Positive baseline behavioral and psychological symptoms of dementia predict a subsequent cognitive impairment in cognitively normal population

Keiichiro Tsunoda, Toru Yamashita, Yosuke Osakada, Ryo Sasaki, Koh Tadokoro, Namiko Matsumoto, Emi Nomura, Noriko Hatanaka, Kota Sato, Mami Takemoto, Nozomi Hishikawa, Yasuyuki Ohta, Koji Abe

Research output: Contribution to journalArticlepeer-review

Abstract

Background: Because behavioral and psychological symptoms of dementia (BPSD) are sometimes prodromal symptoms of dementia, it is important to investigate the relationship between BPSD and subsequent cognitive decline. Methods: We examined the cognitive and affective functions of 76 cognitively normal subjects at initial assessment (baseline) and 1-year follow-up. Cognitive function was assessed using clinical dementia rating (CDR) and Mini-Mental State Examination (MMSE), and affective function was assessed using Abe's BPSD score (ABS) and mild behavioral impairment (MBI). Results: Although there was no change in MMSE, ABS, or MBI after 1 year, the mean CDR score of 0 at baseline increased to 0.1 ± 0.2 at 1-year follow-up (**P < 0.01 vs baseline). No significant change in MMSE was found in both baseline ABS and MBI positive- or negative-groups. In contrast, baseline MBI-dependent CDR change showed a 13.2% of worsening in MBI-negative subjects and a 62.5% of MBI-positive subjects (††P < 0.01), but ABS not. Conclusion: The present data indicate that positive baseline BPSD with MBI was closely related to a subsequent CDR exacerbation. Examining BPSD may be useful for screening cognitively normal population for subsequent dementia development in local communities.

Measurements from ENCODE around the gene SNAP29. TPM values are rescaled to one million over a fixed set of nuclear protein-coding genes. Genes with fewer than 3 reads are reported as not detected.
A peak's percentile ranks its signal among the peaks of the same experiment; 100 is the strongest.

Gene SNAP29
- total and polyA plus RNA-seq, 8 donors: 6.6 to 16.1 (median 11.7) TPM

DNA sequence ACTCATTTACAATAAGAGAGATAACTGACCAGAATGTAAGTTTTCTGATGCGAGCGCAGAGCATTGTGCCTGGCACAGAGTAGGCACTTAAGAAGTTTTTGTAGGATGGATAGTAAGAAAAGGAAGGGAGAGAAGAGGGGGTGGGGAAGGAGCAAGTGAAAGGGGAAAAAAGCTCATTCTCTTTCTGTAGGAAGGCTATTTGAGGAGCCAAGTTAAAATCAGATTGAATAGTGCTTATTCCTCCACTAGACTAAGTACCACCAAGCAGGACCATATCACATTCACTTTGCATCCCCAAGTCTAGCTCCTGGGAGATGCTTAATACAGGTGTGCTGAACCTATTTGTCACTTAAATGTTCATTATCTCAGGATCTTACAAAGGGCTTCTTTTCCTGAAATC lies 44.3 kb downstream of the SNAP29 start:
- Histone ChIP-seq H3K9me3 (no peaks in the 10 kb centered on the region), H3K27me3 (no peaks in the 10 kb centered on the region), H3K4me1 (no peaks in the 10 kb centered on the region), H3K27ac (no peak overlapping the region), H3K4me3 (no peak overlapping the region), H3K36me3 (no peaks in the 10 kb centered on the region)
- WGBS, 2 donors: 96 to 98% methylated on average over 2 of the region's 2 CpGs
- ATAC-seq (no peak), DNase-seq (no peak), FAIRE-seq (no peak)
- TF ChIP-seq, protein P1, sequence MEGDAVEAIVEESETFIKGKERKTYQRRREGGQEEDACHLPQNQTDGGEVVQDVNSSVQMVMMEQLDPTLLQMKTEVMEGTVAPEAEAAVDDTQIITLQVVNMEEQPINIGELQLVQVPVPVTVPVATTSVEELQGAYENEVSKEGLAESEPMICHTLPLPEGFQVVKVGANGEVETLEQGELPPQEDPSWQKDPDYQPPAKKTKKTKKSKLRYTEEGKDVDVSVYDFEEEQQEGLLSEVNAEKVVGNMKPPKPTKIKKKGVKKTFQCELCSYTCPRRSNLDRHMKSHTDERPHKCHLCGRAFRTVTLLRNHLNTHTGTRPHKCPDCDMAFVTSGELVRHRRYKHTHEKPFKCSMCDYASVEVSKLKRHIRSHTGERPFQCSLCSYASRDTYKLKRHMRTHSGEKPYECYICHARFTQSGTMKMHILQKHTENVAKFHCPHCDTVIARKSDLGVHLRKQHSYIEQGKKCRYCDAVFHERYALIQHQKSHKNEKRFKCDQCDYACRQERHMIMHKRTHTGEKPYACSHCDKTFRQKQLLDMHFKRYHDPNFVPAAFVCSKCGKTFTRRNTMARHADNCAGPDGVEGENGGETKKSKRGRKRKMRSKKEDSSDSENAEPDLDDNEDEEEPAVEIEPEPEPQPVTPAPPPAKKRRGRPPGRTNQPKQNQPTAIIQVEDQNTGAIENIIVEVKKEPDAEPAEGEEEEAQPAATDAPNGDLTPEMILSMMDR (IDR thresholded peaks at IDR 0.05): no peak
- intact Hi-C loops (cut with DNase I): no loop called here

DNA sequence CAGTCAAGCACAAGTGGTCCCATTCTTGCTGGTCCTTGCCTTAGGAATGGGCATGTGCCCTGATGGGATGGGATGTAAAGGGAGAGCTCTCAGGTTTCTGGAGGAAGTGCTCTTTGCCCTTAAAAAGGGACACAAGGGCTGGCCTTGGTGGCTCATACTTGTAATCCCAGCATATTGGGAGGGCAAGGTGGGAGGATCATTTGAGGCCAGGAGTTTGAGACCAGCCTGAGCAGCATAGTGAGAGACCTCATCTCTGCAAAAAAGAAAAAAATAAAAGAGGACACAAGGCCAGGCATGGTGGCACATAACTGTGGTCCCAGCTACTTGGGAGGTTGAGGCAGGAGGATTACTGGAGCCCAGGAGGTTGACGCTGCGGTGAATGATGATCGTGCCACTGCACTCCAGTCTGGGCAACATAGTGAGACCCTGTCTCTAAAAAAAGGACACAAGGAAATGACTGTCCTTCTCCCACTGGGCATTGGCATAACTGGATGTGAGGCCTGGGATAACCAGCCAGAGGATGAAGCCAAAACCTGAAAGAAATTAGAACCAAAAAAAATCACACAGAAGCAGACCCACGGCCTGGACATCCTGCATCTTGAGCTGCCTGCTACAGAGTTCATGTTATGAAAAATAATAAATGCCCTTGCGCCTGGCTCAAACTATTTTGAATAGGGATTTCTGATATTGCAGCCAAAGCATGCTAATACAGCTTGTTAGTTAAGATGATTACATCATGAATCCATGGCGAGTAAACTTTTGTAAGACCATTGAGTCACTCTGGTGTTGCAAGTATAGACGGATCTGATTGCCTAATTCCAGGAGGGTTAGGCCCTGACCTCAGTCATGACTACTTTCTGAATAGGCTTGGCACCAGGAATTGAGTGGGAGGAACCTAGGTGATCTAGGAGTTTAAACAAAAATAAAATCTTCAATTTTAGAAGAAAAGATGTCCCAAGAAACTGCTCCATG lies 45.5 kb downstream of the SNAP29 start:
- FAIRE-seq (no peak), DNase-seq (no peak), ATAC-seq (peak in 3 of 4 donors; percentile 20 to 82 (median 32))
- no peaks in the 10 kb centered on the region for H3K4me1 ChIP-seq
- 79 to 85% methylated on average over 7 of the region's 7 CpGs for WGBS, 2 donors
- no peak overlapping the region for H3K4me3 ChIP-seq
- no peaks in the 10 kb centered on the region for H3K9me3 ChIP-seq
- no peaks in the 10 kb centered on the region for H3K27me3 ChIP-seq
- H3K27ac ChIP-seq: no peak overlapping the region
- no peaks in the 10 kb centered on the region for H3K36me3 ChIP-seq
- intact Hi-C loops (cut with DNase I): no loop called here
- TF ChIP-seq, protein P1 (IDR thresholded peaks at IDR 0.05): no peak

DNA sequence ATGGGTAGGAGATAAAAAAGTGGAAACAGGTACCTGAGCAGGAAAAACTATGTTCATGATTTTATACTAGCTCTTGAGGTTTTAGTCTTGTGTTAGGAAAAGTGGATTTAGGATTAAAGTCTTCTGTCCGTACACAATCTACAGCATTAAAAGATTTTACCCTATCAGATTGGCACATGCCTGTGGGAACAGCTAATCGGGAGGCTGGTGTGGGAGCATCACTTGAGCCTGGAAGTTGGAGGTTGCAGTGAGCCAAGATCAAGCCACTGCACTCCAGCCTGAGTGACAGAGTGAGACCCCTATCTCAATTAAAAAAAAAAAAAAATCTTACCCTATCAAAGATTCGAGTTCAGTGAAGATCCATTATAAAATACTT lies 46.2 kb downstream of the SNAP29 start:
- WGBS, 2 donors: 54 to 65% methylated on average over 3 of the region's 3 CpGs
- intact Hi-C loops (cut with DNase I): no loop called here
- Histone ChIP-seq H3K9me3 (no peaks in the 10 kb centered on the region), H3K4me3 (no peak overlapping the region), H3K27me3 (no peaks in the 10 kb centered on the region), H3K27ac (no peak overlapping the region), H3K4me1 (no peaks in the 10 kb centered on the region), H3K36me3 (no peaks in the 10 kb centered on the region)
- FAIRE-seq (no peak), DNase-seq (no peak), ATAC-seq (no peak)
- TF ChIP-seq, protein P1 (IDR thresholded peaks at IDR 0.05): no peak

Original languageEnglish
JournalNeurology and Clinical Neuroscience
DOIs
Publication statusAccepted/In press - 2021

Keywords

  • affective symptoms
  • behavioral symptoms
  • cognitive dysfunction
  • cohort study
  • dementia

ASJC Scopus subject areas

  • Clinical Neurology
  • Neurology

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